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Obsidian | Level 7

Thanks.  That's too bad you can't access hashes outside data steps.  It's such an inelegant solution.  Yet another reason having to segment SAS programs into all sorts of proc's, data sets, macros is so cumbersome...


I think you need to stop comparing SAS programs with the way other languages have implemented stuff - every language has its idiosyncracies. There are good reasons why SAS is structured the way it is and as your knowledge grows you will see many areas where SAS goes way beyond what you can do in other languages. To give you an example, using SAS formats as lookups is incredibly powerful. I've built DATA steps that do in excess of 100 SAS format lookups - try doing that in SQL table joins or hash lookups.   

Super User Tom
Super User

@mark4 wrote:

Does SAS have something similar to Python's dictionary?  For those unfamiliar, an easy way to think about it is a data set with two columns - name and value.  For example, the 'name' column could be a person's name, and the 'value' column could be their address.  One great feature about this is the ability to quickly 'look-up' the value for a given name.  If the dictionary was called dict, then to get John Doe's address, you evaluate the expression dict['John Doe'].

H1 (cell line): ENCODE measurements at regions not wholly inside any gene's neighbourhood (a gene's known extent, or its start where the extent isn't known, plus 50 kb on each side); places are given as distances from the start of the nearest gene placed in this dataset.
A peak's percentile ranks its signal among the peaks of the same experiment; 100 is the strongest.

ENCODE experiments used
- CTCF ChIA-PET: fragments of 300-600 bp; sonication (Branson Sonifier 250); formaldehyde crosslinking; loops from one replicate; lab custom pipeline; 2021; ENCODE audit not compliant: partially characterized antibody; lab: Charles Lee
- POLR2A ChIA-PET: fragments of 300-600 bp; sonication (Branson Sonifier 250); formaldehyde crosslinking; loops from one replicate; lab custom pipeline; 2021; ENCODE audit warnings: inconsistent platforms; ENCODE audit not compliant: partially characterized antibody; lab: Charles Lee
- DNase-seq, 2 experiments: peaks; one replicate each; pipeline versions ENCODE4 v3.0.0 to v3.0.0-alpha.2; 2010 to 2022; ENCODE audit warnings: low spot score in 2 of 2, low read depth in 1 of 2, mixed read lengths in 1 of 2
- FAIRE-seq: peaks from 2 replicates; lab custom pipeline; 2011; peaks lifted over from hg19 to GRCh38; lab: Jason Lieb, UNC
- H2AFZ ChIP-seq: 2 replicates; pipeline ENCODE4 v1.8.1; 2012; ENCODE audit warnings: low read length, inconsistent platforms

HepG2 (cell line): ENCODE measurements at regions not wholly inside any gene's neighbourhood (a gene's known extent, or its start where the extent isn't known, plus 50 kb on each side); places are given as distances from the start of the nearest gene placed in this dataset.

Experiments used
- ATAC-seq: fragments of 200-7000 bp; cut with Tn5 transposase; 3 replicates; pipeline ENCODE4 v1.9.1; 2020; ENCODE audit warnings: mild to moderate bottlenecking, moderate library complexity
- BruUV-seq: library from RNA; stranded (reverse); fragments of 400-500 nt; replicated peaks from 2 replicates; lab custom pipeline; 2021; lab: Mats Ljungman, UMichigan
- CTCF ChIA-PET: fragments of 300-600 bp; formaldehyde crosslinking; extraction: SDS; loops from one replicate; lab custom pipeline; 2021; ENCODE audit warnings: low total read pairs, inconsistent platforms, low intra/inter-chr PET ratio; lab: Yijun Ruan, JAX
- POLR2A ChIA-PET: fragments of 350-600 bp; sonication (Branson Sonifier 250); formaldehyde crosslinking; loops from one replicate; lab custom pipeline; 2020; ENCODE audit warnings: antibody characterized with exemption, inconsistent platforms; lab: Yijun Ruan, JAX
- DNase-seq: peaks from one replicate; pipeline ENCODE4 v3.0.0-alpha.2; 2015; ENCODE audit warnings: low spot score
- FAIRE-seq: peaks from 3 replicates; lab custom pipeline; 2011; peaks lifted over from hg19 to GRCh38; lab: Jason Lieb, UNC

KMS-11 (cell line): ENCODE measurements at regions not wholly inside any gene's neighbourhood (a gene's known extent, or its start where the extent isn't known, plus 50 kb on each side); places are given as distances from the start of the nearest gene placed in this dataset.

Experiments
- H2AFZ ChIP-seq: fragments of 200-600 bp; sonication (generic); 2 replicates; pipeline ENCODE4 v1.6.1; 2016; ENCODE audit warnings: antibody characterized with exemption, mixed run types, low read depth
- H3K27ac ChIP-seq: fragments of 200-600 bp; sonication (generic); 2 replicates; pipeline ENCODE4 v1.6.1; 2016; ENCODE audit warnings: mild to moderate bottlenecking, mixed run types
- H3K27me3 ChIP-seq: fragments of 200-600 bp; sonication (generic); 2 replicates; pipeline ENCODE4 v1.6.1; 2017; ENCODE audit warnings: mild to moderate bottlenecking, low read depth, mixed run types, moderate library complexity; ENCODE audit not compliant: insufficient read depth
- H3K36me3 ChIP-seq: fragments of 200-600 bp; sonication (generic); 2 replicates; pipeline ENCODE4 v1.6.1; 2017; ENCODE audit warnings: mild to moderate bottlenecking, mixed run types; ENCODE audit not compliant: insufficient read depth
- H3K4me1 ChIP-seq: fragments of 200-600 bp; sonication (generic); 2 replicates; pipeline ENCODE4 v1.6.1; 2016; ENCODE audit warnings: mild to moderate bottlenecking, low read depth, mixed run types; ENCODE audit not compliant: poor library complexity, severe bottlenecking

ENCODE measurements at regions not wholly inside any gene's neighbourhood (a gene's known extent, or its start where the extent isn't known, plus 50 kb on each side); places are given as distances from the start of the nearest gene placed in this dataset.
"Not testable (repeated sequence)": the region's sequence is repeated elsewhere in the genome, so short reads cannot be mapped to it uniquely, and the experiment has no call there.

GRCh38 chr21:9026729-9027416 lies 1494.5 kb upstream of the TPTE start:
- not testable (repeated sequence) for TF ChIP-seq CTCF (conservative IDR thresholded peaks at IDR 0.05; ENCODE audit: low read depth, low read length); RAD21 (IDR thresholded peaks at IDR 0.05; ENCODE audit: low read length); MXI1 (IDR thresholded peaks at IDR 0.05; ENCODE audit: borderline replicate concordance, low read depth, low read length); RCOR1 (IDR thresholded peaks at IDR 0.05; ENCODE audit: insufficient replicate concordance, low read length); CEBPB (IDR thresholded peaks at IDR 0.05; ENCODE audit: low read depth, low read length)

They are called formats.  Let's take your example of translating a name to an address. For that you would create a character format (since name is character value).

proc format ;
  value $address
    'John Doe'='101 Main Street'

You could then use the format to display the addresses.  For example to get frequency counts by address you could just do:

proc freq data=users ;
  tables name ;
  format name $address.;

If you want to create a new variable that has the formatted value then use the PUT function.

data new ;
  set old;

If you already have the data for your format in a dataset then you can either use the data to generate the VALUE statement of PROC FORMAT.

filename code temp;
data _null_;
  set name_address_list end=eof;
  file code ;
  if _n_=1 then put 'value $address';
  put name :$quote. '=' address :$quote. ;
  if eof then put ';';
proc format;
%include code;

Or convert the data into the data format that PROC FORMAT can use for generating formats.

data fmtin ;
  set name_address_list (keep=name address) ;
  rename name=start address=label;
proc format cntlin=fmtin; 


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